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Hawthorn horse tram. Photo: Public Record Office, Victoria, VPRS 12800 P1, H 5359. Copyright has expired.

Cable tram dummy number 28 and trailer number 256, Hawthorn tram depot, Hawthorn, Melbourne, 14 January 2017.

Great Tram Robbery

David Matheson

15 October 2018


While the robbery of a Royal Mail train in Britain in 1963 is world famous as the Great Train Robbery, a less prominent event in Melbourne is sometimes known as the Great Tram Robbery. In the early hours of one morning in 1901 a horse tram was held up, and its driver and passengers were robbed.


The Robbery

Around 12.30 am on 18 August 1901 a horse tram was travelling along Riversdale Road in Hawthorn. On board were driver Thomas Taylor and eight passengers. The passengers were all men who had travelled on the last cable tram for the night from the city. At Hawthorn Bridge they transferred to the horse tram. Around eight minutes after beginning its journey, the horse tram was travelling around a curve in a wooded area near the river, shortly after turning the corner from Power Street. It was dark because the street lights had been turned off at midnight. The tram was climbing a hill and the driver noticed two men on the road and another two nearby. Thinking that the men might be intending passengers, the driver slowed the tram.


The horses were moving at around a walking pace when three of the men jumped aboard the tram. They had their faces covered and were wearing slouch hats and tweed coats. The other man who was part of the group kept watch from nearby. One of the men held a gun to the cheek of driver Taylor and demanded, “Stop those horses! Pull up your horses, you ----, or I’ll spill your brains on the floor!” Driver Taylor said, “Let me put on the brake”, but the robber responded, “Never mind the brake; do as you’re told.” Taylor explained that without the brake the weight of the carriage may cause it to roll backwards down the hill and possibly overturn. He was allowed to apply the brake and was then thrown into the interior passenger section. Leslie Park, a solicitor and passenger who had been smoking on the back platform, was also pushed into the inside section of the carriage.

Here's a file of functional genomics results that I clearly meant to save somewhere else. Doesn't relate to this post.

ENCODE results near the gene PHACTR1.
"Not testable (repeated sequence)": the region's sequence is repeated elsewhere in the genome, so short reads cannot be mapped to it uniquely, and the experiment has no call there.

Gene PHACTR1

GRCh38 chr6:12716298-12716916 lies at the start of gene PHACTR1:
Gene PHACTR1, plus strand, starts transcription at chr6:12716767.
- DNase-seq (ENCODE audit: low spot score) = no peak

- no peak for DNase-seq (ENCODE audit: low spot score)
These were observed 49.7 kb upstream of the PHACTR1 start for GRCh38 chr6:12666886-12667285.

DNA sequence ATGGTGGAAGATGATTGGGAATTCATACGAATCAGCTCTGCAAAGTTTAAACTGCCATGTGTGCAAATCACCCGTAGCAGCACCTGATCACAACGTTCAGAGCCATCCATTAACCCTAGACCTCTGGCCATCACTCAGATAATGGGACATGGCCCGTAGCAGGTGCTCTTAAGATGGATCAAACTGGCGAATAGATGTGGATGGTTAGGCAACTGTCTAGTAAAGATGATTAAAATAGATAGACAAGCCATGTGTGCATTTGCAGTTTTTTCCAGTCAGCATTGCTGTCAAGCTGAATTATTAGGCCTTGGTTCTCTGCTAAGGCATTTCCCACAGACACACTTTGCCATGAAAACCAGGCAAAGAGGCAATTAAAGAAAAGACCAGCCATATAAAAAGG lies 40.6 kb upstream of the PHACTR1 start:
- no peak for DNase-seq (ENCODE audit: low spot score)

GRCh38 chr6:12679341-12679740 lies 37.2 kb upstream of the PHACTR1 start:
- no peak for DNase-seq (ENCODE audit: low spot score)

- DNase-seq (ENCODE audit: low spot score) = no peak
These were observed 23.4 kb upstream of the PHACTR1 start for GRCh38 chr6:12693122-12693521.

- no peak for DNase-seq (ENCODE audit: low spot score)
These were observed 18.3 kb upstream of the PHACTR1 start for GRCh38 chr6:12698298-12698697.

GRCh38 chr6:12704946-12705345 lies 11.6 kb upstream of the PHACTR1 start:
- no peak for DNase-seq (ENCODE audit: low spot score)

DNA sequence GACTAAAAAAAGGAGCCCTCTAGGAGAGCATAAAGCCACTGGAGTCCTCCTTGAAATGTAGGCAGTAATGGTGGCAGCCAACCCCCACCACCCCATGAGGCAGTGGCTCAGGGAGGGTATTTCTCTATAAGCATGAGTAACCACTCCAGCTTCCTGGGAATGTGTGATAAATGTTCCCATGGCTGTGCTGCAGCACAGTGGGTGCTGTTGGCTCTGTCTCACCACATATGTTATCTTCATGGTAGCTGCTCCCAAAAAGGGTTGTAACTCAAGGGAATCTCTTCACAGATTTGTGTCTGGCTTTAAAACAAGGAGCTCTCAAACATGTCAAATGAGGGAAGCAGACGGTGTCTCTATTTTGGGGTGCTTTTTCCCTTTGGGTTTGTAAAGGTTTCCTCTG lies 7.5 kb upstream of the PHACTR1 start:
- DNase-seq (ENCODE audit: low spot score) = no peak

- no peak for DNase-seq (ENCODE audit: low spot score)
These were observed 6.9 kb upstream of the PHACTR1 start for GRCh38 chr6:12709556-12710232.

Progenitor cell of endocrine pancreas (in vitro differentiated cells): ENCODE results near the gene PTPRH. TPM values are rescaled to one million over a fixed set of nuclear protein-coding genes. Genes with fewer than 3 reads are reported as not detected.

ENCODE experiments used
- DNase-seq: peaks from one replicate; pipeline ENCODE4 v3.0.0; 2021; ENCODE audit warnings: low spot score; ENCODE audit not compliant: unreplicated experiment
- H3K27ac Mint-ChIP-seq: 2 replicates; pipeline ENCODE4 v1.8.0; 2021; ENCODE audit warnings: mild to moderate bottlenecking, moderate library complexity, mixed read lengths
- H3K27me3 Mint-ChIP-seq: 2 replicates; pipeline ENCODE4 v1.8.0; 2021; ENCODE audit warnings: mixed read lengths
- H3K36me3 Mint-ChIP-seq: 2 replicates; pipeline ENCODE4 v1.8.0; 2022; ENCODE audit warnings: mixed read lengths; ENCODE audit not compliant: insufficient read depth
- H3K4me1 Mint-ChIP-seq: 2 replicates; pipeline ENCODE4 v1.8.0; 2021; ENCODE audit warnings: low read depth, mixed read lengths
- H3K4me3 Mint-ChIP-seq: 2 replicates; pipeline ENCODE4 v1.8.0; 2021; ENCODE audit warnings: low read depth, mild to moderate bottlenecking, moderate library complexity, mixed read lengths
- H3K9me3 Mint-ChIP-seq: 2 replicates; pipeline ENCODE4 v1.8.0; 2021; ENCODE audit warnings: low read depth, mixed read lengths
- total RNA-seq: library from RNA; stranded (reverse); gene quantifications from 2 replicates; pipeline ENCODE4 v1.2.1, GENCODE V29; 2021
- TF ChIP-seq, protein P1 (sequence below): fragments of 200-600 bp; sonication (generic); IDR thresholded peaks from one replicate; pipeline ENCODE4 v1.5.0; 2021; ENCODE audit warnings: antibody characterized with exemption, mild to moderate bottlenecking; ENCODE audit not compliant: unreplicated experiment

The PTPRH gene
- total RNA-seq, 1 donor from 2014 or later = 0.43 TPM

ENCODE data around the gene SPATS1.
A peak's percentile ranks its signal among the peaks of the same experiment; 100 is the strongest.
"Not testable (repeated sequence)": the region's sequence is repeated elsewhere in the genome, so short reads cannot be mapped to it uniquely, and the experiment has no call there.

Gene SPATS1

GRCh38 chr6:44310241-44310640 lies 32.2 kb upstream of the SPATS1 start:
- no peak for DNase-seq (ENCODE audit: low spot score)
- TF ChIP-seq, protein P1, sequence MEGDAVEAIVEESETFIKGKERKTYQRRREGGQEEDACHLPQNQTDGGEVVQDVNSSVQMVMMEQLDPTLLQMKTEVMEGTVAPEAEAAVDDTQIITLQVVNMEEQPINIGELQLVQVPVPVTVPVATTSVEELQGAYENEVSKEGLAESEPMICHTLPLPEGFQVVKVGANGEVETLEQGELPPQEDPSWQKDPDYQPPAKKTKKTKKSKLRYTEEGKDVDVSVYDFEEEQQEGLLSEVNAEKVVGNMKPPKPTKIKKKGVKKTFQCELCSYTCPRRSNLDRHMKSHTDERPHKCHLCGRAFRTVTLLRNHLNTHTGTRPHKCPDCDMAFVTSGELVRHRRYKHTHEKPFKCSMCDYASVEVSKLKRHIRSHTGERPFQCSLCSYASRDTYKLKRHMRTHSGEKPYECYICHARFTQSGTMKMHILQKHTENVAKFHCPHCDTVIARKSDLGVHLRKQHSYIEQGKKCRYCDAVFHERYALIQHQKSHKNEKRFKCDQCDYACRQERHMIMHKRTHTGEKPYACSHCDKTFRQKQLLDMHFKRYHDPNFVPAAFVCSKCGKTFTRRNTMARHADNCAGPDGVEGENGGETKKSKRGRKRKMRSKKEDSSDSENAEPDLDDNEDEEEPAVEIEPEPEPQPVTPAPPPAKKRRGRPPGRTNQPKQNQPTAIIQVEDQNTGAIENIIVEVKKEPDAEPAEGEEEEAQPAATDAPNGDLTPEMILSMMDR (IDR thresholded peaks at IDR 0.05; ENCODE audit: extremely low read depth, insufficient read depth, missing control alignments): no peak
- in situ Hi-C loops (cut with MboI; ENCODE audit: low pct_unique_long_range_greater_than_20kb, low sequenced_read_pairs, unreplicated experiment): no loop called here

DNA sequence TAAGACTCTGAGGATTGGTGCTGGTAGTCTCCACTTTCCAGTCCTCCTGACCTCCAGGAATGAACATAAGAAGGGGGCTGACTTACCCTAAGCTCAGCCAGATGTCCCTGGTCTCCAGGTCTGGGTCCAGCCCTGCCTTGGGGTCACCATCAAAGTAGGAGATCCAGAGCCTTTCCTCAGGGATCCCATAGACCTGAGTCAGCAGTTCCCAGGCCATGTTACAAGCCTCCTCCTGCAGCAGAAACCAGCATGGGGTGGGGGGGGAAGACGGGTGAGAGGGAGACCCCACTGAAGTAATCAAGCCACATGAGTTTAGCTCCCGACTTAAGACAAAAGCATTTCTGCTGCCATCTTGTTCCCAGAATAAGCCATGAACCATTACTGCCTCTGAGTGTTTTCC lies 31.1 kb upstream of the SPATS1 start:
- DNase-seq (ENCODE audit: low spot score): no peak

It was late at night and most of the passengers were drowsy, but their attention was quickly drawn to the unfolding events. The robbers demanded that the passengers turn out their pockets if they did not want a funeral in their families. Various threats were made as money and valuables were collected. Leslie Park tried to hide a silver watch, chain and gold medal that were valuable to him, but one of the robbers noticed and demanded he hand them over. Park pleaded, “These are worth very little to you, only a silver watch and a medal.” The robber allowed him to keep them.


One of the robbers walked through the tram demanding, “Fares please.” Some of the passengers were searched while one of the robbers kept watch at the front of the tram. It seemed that the robbers were in a hurry because they did not search all of the passengers thoroughly and some retained money in their pockets. The cash box containing two pounds and ten shillings in fares was taken from Driver Taylor, but five pounds of his own money that he had in his pocket was missed by the robbers. One of the passengers, Charles Jones, hit one of the robbers with his umbrella, declaring, “You ruffian, you took me down for six pounds.” The robber struck back, thrusting a revolver into his face, cutting his nose, and causing him to slump to the floor. He then searched Jones, finding more money that had previously been overlooked.


Before leaving the scene one of the robbers turned to the passengers and called out, “If any of you turn your heads in the next few minutes you’ll never turn them again.” The robbers disappeared into the darkness. They had collected a total of around £25, along with several watches and chains.


After The Robbery